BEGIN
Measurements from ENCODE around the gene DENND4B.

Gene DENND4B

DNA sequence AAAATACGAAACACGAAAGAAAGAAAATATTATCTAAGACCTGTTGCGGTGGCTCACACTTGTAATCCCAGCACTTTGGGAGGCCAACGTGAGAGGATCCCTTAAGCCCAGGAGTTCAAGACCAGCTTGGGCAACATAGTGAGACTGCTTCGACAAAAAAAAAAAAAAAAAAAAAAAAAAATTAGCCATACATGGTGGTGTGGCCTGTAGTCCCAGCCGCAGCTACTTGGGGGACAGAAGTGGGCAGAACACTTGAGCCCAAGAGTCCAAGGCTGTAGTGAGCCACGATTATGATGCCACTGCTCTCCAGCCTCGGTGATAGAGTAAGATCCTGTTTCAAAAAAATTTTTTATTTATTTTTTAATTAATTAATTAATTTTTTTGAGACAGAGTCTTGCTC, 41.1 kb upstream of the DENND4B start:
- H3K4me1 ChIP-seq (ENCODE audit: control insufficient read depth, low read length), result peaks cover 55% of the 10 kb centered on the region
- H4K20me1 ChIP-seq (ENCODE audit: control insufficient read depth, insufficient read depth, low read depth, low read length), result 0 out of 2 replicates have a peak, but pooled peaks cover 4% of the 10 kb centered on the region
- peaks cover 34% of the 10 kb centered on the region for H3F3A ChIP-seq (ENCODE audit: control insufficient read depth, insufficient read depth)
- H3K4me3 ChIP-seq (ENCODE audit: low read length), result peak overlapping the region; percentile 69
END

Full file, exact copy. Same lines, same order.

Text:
Measurements from ENCODE around the gene DENND4B.

Gene DENND4B

DNA sequence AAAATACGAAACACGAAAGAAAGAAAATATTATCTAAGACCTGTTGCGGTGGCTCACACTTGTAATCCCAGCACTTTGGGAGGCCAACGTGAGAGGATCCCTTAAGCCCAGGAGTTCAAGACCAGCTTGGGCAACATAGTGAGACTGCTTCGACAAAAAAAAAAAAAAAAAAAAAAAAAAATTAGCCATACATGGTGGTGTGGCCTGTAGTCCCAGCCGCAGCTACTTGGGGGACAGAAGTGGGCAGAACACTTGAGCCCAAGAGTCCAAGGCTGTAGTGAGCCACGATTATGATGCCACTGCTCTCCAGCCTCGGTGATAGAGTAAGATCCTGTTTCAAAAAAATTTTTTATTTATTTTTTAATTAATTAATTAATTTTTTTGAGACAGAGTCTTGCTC, 41.1 kb upstream of the DENND4B start:
- H3K4me1 ChIP-seq (ENCODE audit: control insufficient read depth, low read length), result peaks cover 55% of the 10 kb centered on the region
- H4K20me1 ChIP-seq (ENCODE audit: control insufficient read depth, insufficient read depth, low read depth, low read length), result 0 out of 2 replicates have a peak, but pooled peaks cover 4% of the 10 kb centered on the region
- peaks cover 34% of the 10 kb centered on the region for H3F3A ChIP-seq (ENCODE audit: control insufficient read depth, insufficient read depth)
- H3K4me3 ChIP-seq (ENCODE audit: low read length), result peak overlapping the region; percentile 69